The average voter would never know from listening to the campaign rhetoric of Republican candidates and sitting members of Congress: they have no intention of fighting for anything close to full repeal of Obamacare.
With the exception of a few aspects of the law most ardently opposed by K Street lobbyists, Republicans have come to grips with their new dancing partner in the statist oligarchy of the D.C. cesspool.
Typically, whenever a new program is passed into law, even if it was unpopular at its inception, the legitimacy brought to bear by signing it into law brings with it an aura of acceptance with the American people. Hence, the success of the perennial expansion of government.
But Obamacare is different. There are fewer services more vital than health care and the American people incurred immediate pain as a result of its passage. They are experiencing the pernicious effects with skyrocketing premiums, loss of coverage, and loss of family doctors. Mothers and fathers who once proudly supported their families with hard work and dignity are now being forced into government dependency and subpar care. Businesses owners are being smothered with the crushing costs. Experienced health care professionals are retiring early because they can’t juggle their commitment to their patients along with the onerous regulations, restrictions, and paperwork.
And this is just the beginning. Once the funding mechanisms collapse and the federal safety hammock for insurance companies is rendered insufficient, premiums will rise to unaffordable levels for everyone.
Indeed, the American people want an end to this law and they want it now. Obamacare is undoubtedly one of the biggest factors, if not the biggest factor, contributing to the unprecedented wipeout of Democrats in two consecutive elections. Americans want it repealed and they want it now.
Even the predication of mass signups for Obamacare (whether by choice or by force) has not materialized, and most of the new applications have been for Medicaid enrollment. The dependency has not yet reached critical mass so as to preclude full repeal.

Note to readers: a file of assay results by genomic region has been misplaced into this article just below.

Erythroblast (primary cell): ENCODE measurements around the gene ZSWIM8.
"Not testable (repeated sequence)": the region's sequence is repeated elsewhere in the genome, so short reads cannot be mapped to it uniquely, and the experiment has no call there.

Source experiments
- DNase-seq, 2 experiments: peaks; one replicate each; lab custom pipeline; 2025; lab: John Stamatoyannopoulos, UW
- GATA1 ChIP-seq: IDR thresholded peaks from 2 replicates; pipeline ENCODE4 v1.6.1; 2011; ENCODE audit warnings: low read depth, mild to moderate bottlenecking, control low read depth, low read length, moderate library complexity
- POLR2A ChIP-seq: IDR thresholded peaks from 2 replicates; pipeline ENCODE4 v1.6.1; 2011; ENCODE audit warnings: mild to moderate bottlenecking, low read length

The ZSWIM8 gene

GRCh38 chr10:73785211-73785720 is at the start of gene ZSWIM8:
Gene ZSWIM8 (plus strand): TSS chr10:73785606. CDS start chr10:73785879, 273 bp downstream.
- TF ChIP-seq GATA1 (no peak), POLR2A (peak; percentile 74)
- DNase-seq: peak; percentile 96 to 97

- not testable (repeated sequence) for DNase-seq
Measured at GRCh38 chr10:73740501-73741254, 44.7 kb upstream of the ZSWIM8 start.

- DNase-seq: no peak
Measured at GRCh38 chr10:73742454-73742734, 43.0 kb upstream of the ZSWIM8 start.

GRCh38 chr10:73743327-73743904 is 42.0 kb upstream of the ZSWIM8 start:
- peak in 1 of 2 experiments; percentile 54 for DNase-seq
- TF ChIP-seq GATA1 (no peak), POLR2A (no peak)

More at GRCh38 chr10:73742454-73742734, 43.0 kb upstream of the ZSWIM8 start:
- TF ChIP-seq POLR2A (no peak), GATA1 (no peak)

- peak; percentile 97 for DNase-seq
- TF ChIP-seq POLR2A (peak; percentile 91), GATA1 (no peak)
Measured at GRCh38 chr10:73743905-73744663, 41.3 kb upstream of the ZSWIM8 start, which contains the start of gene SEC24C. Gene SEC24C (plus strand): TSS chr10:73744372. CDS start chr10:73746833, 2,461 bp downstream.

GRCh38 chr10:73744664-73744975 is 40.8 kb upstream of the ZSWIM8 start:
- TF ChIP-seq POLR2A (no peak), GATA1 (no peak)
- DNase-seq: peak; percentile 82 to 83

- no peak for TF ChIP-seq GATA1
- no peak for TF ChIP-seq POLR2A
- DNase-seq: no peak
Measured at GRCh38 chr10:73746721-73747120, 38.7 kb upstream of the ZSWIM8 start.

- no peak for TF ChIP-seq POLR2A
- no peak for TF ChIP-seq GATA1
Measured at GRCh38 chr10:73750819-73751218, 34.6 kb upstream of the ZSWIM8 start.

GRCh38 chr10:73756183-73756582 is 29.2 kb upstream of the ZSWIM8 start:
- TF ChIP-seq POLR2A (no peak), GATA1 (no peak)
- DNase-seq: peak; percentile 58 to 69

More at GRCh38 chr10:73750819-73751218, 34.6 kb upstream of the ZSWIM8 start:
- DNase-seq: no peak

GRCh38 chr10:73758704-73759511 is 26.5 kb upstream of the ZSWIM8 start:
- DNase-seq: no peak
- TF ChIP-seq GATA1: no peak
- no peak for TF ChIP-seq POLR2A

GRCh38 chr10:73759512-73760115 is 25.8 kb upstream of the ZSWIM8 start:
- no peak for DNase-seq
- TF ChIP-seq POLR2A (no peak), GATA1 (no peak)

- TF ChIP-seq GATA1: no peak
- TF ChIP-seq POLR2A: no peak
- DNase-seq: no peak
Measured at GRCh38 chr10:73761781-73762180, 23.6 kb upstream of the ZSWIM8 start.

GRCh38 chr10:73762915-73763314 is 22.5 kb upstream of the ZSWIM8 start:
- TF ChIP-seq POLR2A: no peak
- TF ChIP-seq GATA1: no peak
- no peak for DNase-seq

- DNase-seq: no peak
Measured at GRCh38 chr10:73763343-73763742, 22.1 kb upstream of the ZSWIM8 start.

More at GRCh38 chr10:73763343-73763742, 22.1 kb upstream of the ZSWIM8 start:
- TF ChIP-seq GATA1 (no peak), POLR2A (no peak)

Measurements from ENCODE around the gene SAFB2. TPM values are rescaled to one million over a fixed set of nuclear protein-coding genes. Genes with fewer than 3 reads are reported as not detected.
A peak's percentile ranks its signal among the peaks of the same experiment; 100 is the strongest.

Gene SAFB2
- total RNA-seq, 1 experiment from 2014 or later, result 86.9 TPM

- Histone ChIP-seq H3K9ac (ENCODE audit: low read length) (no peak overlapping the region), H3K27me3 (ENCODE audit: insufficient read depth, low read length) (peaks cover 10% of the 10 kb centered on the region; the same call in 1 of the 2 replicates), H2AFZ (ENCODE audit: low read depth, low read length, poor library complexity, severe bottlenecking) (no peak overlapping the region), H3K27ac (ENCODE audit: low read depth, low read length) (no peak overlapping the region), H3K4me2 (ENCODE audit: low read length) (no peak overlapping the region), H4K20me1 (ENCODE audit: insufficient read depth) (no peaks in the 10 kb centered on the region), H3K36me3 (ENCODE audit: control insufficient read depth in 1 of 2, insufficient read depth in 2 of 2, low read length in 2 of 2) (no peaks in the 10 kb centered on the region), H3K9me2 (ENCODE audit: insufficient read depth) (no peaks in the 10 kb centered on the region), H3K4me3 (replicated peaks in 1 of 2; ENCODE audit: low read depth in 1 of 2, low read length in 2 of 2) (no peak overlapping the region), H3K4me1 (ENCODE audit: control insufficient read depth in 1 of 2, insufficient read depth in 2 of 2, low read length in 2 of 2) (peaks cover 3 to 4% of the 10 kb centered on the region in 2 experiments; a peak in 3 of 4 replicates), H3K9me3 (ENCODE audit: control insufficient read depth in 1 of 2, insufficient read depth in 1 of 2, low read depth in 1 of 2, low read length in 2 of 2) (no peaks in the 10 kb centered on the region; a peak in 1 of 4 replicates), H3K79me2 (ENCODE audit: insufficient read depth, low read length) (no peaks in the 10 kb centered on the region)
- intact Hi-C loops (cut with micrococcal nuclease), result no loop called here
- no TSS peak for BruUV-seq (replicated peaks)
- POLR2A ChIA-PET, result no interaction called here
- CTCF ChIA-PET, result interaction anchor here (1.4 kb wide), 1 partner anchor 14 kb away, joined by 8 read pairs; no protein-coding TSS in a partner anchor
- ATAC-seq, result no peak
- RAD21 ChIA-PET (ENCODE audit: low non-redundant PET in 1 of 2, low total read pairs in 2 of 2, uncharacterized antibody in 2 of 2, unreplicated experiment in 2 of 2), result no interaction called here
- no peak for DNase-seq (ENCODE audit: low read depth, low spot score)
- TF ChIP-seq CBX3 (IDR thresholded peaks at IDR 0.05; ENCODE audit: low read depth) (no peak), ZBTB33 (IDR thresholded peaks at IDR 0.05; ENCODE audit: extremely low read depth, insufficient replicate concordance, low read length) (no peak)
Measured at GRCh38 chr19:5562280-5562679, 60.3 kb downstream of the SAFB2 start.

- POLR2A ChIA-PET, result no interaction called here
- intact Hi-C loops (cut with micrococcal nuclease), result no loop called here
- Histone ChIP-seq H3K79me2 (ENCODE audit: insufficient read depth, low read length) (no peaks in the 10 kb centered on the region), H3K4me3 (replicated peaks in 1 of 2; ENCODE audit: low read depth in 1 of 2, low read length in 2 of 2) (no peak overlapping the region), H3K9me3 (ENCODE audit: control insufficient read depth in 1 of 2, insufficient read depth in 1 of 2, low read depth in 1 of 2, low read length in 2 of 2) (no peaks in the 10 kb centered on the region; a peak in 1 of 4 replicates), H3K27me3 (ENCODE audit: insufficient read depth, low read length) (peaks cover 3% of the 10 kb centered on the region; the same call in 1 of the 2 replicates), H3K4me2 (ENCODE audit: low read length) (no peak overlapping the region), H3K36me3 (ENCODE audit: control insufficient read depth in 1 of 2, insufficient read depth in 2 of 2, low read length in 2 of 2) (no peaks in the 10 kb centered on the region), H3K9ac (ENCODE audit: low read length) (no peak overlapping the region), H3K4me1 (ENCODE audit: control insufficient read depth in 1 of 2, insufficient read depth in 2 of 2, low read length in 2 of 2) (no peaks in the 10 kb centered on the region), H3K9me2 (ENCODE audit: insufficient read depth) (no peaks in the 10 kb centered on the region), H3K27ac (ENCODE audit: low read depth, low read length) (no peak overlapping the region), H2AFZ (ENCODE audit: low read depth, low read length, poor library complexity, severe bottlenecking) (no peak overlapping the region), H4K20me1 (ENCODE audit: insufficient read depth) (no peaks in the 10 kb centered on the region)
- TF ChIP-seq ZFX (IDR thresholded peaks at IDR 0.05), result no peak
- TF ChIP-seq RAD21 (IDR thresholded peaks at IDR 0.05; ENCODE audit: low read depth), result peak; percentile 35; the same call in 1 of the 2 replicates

The time for repeal is ripe, but as Politico’s David Nather observes in his latest piece on Ted Cruz, “an Army of One,” everyone else in the party has given up on repealing Obamacare. Now, like most tabloid-style political reporting, this piece exaggerates the facts. Mike Lee is certainly committed to repealing Obamacare through an all-of-the-above “whatever it takes” approach, as are a few others. But the basic premise that Republicans are ok with Obamacare beyond the medical device tax and some of the regulations on business is true. And everyone on both sides of the aisle in Washington has known that for quite some time.
This goes beyond a semantics debate over whether Republicans will hold a show vote to repeal Obamacare with a 60-vote threshold or get pressured by the GOP base to repeal with the 51-vote budget reconciliation procedure. Whatever they do will reflect the degree of sincerity they evince on the campaign trail; all show and no sincere commitment – all hat and no cattle. More importantly, they will never have 60 seats in the Senate, even if they win the White House in 2016. So, if they don’t use budget reconciliation, they will never repeal the law.
And that is how they want it.
They will not go on every media outlet from March until next October decrying every aspect of this law and warning Obama not to shut the government down in order to destroy the economy.
They will not fight with all their power to fulfill the mandate given to them.
For those who pursue politics as an ends to itself; for those who dance around the room swinging chairs over their head when they become committee chairmen, they want to preserve Obamacare, yet, reap the electoral benefits of its menacing existence.
On the other hand, for those like Ted Cruz and Mike Lee who truly believe in their hearts that Obamacare will lead to our permanent decline, they will look for every avenue to force repeal.
John McCain was right to note that there are two types of senators. There are those who serve as a voice for the cause of limited government. Then there are those who seek to benefit from growth of government, albeit use the dedicated forces of conservatism to their political advantage.
We just better hope he is wrong about his assertion that the incoming members are more like the latter, rather than the former. If he is right, the overwhelming majority of Obamacare is here to stay.
Daniel Horowitz is Senior Editor of Conservative Review. Follow him on twitter @RMConservative.
Editor's Note: This piece was originally published by Conservative Review.